People
v.
Martinez

Not overruled or negatively treated on appealinfoCoverage
Supreme Court, Appellate Division, Second Department, New York.Apr 11, 2018
2016–13039 (N.Y. App. Div. 2018)
2016–1303971 N.Y.S.3d 383

2016–13039

04-11-2018

PEOPLE of State of New York, respondent, v. David MARTINEZ, appellant.

Seymour W. James, Jr., New York, N.Y. (Michael C. Taglieri of counsel), for appellant. Eric Gonzalez, District Attorney, Brooklyn, N.Y. (Leonard Joblove and Joyce Adolfsen of counsel; Walker Halstad on the brief), for respondent.


Seymour W. James, Jr., New York, N.Y. (Michael C. Taglieri of counsel), for appellant.

Eric Gonzalez, District Attorney, Brooklyn, N.Y. (Leonard Joblove and Joyce Adolfsen of counsel; Walker Halstad on the brief), for respondent.

REINALDO E. RIVERA, J.P., SHERI S. ROMAN, COLLEEN D. DUFFY, FRANCESCA E. CONNOLLY, JJ.

DECISION & ORDERAppeal by the defendant from an order of the Supreme Court, Kings County (Michael J. Brennan, J.), dated November 16, 2016, which, after a hearing, designated him a level two sex offender pursuant to Correction Law article 6–C.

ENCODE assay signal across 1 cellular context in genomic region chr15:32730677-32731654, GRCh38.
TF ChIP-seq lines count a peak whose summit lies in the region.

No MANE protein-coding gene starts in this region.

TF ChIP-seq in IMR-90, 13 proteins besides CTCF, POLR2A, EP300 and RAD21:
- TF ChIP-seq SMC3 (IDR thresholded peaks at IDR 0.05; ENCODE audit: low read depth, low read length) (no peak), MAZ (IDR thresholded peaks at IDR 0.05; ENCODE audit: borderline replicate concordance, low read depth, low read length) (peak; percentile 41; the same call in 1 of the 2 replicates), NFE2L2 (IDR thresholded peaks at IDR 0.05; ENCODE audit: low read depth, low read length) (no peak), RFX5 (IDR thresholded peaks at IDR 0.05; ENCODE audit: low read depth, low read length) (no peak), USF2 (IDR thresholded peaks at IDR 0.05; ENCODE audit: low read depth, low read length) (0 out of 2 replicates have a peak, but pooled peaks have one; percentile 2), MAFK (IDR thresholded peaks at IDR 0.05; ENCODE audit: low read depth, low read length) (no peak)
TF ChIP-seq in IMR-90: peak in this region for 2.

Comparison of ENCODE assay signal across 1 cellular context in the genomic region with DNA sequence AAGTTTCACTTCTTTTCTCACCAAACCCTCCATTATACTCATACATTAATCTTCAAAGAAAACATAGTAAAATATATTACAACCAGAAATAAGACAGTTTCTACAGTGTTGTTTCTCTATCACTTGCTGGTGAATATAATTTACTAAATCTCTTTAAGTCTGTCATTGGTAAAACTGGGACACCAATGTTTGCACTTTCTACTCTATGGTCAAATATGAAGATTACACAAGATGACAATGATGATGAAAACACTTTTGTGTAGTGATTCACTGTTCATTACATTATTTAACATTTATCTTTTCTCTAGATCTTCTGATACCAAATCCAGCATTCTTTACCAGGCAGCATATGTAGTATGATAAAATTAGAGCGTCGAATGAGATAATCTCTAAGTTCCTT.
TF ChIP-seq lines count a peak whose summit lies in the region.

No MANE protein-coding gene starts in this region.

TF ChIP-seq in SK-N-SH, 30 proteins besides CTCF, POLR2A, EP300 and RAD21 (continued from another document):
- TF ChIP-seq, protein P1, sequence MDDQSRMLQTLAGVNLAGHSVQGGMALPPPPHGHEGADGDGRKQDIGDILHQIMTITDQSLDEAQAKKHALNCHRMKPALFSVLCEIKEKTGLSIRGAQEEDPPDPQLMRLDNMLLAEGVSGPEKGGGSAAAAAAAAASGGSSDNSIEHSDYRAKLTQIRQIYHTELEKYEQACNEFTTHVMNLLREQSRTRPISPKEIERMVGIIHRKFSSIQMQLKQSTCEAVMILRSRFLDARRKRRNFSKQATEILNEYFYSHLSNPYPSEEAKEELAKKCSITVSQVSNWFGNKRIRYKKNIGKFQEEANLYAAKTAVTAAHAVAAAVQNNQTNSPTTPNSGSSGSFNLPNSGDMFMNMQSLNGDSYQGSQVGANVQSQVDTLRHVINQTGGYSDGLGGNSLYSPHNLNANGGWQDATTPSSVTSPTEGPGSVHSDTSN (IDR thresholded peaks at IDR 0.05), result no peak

ORDERED that the order is affirmed, without costs or disbursements.

The Supreme Court did not err in denying the defendant's request for a downward departure from his presumptive risk level to risk level one. A defendant seeking a downward departure from the presumptive risk level has the initial burden of "(1) identifying, as a matter of law, an appropriate mitigating factor, namely, a factor which tends to establish a lower likelihood of reoffense or danger to the community and is of a kind, or to a degree, that is otherwise not adequately taken into account by the [Sex Offender Registration Act (hereinafter SORA) ] Guidelines; and (2) establishing the facts in support of its existence by a preponderance of the evidence" ( People v. Wyatt, 89 A.D.3d 112, 128, 931 N.Y.S.2d 85 ; see People v. Gillotti, 23 N.Y.3d 841, 861, 994 N.Y.S.2d 1, 18 N.E.3d 701 ; see also Sex Offender Registration Act: Risk Assessment Guidelines and Commentary at 4 [2006] ).

Here, the mitigating circumstances identified by the defendant either were adequately taken into account by the SORA Guidelines, or were not proven by a preponderance of the evidence (see People v. Velasquez, 145 A.D.3d 924, 924–925, 42 N.Y.S.3d 845 ; People v. Game, 131 A.D.3d 460, 461, 13 N.Y.S.3d 900 ; People v. Coleman, 122 A.D.3d 599, 599–600, 995 N.Y.S.2d 223 ; People v. Wyatt, 89 A.D.3d 112, 131, 931 N.Y.S.2d 85 ).

Accordingly, the Supreme Court properly denied the defendant's request for a downward departure from his presumptive risk level designation.

RIVERA, J.P., ROMAN, DUFFY and CONNOLLY, JJ., concur.